I was so moved by Wicked. I think it drove the writing of the Murphys. I often write with music but never with lyrics. Except in the case of Murphys and Wicked. I never made a decision to choose this music; it chose me. And out of it, Toni was born.

I do love Carley Connors, but I must confess that my favorite character may be Toni. I can see writing a novel some day with her as the protag. And I will then have to create minor characters that shine lights upon her.


Here is a video of WICKED’S Idina Menzel singing Defying Gravity:

53 Comments on “The Major Role of Minor Characters

  1. Wicked is my favorite play (and book) for all the reasons you mentioned. I am looking forward to seeing how you used it in One for the Murphys.

    You make very good points about the role of minor characters. I think they are also there to broaden the reader’s view of the world you’ve created by adding other perspectives and experiences outside the pov of your main character.


    • Hey, Stacy! YES! You are correct about broadening the readers view–very true. Certainly, multiple perspectives make things more interesting.

      Thanks for stopping by and weighing in! 😉


    • HA!! REALLY, KIm?! Have we stumbled upon *another* coincidence?! 😉 Looking forward to hearing the latest.

      Thanks–as always–for your enthusiasm. You’re awesome!


  2. I didn’t know about the role ‘Wicked” plays in your novel. I guess I better read it before “One for the Murphy’s” comes out! (Because you know I’ll be reading it ASAP).


    • Thanks so much, Michelle! The books pertains to the show more thant he book, actually. The book is wonderful, too, but it is darker than the play–not really MG material. 😉

      Looking forward to seeing you soon!



  3. However I hate it when I like the minor characters more than the major ones. I can’t wait to see Wicked again, and will look at it differently after reading your post and hopefully the book.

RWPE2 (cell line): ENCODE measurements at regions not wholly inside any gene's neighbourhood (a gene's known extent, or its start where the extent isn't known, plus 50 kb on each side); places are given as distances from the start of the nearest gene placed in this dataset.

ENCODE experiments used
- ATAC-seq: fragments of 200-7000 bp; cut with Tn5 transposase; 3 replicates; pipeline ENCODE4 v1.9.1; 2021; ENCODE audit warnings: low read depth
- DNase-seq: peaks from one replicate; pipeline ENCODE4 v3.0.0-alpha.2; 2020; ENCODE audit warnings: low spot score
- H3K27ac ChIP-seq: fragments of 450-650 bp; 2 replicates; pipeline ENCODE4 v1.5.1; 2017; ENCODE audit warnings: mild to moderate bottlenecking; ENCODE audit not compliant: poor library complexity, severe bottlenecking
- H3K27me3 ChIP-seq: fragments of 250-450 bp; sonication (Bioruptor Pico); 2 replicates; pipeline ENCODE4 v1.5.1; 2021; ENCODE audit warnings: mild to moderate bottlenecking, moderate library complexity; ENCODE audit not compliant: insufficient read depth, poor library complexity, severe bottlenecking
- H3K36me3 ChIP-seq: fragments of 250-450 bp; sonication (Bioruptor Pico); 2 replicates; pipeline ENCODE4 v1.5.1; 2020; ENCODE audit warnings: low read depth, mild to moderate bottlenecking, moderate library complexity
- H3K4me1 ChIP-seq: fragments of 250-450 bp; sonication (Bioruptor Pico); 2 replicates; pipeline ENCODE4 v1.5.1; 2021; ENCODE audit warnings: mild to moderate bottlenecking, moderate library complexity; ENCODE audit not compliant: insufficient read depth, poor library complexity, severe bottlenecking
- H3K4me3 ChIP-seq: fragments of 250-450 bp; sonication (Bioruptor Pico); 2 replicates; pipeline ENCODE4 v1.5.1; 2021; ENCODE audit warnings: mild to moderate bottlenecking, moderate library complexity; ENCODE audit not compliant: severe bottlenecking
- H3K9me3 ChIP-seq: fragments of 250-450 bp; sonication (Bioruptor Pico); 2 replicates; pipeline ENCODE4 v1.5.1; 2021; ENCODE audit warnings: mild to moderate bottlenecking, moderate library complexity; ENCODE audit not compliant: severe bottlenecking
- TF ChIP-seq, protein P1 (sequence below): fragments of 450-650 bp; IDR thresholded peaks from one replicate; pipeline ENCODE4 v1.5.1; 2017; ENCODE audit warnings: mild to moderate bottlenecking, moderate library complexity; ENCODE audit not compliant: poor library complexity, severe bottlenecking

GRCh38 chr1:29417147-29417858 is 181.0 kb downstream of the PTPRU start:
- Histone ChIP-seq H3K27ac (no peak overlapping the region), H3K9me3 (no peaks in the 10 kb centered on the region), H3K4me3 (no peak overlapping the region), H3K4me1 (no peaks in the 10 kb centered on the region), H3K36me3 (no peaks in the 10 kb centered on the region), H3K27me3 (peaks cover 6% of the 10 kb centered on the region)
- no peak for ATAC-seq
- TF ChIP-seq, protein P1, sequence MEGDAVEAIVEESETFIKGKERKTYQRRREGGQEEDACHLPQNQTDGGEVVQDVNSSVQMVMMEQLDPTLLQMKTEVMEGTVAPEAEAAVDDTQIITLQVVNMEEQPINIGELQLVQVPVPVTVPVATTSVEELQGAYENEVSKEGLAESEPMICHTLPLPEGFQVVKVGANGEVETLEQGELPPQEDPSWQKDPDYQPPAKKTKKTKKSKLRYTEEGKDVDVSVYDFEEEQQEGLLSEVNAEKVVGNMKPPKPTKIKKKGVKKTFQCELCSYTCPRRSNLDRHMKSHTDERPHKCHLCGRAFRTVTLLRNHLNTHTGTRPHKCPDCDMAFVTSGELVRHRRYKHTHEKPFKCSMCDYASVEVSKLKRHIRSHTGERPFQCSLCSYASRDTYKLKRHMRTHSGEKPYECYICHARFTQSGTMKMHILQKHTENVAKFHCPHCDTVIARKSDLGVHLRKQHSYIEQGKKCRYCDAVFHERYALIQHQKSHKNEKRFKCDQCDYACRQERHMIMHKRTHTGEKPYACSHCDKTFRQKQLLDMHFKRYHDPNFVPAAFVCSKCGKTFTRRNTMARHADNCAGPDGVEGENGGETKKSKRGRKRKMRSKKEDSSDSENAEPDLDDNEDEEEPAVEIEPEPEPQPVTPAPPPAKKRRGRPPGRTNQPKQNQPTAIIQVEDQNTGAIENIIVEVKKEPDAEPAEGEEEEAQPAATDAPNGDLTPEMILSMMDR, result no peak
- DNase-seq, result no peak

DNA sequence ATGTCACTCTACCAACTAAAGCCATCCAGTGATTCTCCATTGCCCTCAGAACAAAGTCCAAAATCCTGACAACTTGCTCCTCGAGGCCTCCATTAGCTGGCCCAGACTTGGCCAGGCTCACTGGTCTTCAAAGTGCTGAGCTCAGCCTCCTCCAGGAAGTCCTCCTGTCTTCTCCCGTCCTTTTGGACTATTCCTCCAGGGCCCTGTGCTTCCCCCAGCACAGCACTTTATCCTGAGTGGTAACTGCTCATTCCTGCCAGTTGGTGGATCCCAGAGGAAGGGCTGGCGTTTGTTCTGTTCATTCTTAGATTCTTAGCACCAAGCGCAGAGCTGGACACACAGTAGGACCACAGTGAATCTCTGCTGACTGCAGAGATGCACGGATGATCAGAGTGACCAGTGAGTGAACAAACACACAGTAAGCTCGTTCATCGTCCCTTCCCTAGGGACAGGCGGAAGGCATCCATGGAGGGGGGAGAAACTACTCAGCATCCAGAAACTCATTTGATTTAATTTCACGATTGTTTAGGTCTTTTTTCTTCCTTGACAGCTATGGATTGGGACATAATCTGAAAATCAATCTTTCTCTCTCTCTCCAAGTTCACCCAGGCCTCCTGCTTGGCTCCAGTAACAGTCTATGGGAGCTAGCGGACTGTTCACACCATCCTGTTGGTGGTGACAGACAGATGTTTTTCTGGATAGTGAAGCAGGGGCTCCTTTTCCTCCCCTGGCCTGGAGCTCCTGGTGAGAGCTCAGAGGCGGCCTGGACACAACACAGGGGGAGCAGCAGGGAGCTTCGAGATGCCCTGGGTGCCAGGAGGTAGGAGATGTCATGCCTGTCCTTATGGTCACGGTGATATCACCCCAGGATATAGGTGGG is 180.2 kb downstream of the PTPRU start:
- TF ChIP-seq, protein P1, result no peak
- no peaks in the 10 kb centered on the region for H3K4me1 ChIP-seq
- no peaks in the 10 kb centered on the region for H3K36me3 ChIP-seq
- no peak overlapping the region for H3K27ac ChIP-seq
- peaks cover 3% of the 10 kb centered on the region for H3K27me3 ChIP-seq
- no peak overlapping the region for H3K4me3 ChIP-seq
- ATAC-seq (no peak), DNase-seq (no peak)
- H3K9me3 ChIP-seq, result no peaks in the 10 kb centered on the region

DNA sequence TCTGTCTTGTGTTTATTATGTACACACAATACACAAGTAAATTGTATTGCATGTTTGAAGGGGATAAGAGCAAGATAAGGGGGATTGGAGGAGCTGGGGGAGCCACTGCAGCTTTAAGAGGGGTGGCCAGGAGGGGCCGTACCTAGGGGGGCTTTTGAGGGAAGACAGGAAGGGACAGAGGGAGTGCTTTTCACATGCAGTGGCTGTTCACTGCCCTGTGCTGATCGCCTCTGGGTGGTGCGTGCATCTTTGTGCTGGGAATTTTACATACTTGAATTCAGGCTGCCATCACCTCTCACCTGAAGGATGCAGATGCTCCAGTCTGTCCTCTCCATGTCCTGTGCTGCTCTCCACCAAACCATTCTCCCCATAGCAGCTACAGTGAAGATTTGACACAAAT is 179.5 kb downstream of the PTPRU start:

4. Oooh, I’d love an ARC, Lynda! I’m looking forward to reading about all of your characters, minor, main, and everyone in between. 🙂


  5. Great thoughts — I have a minor character who betas love more than the MC, which makes me wonder….but without that character, MC won’t move along the path she does. Thanks for highlighting the necessity of those “minor” players!


    • Thanks for your thoughts, Jennifer. I agree–the MC sometimes needs that minor charater to push them to who they are meant to be–facilitates the emotional arc.


  6. I was in a play once and I heard someone say ‘There are no small parts, only small actors.’ I think this applies to our characters, too. One of the things I love about Harry Potter is the minor characters, which must number in the hundreds, and who each have their own uniqueness.

    Good post.


  7. great post! made me see things in a deeper light. i’d love to win the ARC.


  8. Hmmm. You have me thinking about the minor characters in my next book and what they can teach the reader about the main character. Very intriguing.
    I was going to buy your book anyway — and I already knew my teen will love it. But tying in Wicked? She’ll be ecstatic. Can’t wait to read it!


  9. I loved this post. Can’t wait to read the book! Minor characters, for me, are really never minor, for without them, our novels would have huge holes. Congratulations!!!!


  10. Thanks for such an enlightening post. I’ve always felt that minor characters mattered (as a reader), and in some of my favorite books the minor characters are as interesting to me as the major ones. But I’ve never analyzed why. I love the idea that they are all part of an organic whole, shining lights on each other.


    • Thanks, Linda! Yes, I do think you would love the show! We should have a writers’ night to the theater. I could be persuaded to go again…I guess… 😉


  11. Pingback: Linda Crotta Brennan: Thanks to you and to Secondary Characters « NESCBWI Kidlit Reblogger

  12. Great post. I loved Wicked! And I just put in a reference to Elphaba in my own book. Congrats on the book, It sounds really interesting!


  13. Oh, Carmela! So, you are a fellow fan. I do think the message of rising above circumstances that try to pull you down is a good one–particularly for kids.

    Good luck to you on your book!


  14. I loved Wicked and The Breakfast club, but until now, I’ve never made any connections between the two. Thanks for your insight on minor characters, who of course are minor in name and word count only.


  15. Thanks this blog really helped my project i’m doing.Looking forward to reading all the cool books.